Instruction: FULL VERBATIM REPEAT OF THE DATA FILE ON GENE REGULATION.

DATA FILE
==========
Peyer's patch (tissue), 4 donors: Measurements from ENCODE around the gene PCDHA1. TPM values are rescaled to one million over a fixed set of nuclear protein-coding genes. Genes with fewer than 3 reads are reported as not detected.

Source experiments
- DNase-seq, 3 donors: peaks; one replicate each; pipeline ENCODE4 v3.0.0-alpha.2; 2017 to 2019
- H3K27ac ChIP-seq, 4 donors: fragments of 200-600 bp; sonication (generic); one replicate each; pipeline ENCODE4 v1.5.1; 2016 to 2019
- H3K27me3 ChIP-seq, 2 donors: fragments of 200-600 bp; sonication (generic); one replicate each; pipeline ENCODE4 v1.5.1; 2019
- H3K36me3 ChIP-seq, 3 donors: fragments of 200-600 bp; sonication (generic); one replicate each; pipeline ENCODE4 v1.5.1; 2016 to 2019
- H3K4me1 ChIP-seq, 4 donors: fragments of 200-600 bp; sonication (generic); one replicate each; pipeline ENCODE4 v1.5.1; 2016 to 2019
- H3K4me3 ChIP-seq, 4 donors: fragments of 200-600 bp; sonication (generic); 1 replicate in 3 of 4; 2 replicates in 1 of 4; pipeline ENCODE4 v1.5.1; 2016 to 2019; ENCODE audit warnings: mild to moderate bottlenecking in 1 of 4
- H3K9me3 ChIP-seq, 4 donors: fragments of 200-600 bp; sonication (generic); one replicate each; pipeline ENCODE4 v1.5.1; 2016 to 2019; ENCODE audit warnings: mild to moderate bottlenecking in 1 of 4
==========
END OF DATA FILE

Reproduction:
Peyer's patch (tissue), 4 donors: Measurements from ENCODE around the gene PCDHA1. TPM values are rescaled to one million over a fixed set of nuclear protein-coding genes. Genes with fewer than 3 reads are reported as not detected.

Source experiments
- DNase-seq, 3 donors: peaks; one replicate each; pipeline ENCODE4 v3.0.0-alpha.2; 2017 to 2019
- H3K27ac ChIP-seq, 4 donors: fragments of 200-600 bp; sonication (generic); one replicate each; pipeline ENCODE4 v1.5.1; 2016 to 2019
- H3K27me3 ChIP-seq, 2 donors: fragments of 200-600 bp; sonication (generic); one replicate each; pipeline ENCODE4 v1.5.1; 2019
- H3K36me3 ChIP-seq, 3 donors: fragments of 200-600 bp; sonication (generic); one replicate each; pipeline ENCODE4 v1.5.1; 2016 to 2019
- H3K4me1 ChIP-seq, 4 donors: fragments of 200-600 bp; sonication (generic); one replicate each; pipeline ENCODE4 v1.5.1; 2016 to 2019
- H3K4me3 ChIP-seq, 4 donors: fragments of 200-600 bp; sonication (generic); 1 replicate in 3 of 4; 2 replicates in 1 of 4; pipeline ENCODE4 v1.5.1; 2016 to 2019; ENCODE audit warnings: mild to moderate bottlenecking in 1 of 4
- H3K9me3 ChIP-seq, 4 donors: fragments of 200-600 bp; sonication (generic); one replicate each; pipeline ENCODE4 v1.5.1; 2016 to 2019; ENCODE audit warnings: mild to moderate bottlenecking in 1 of 4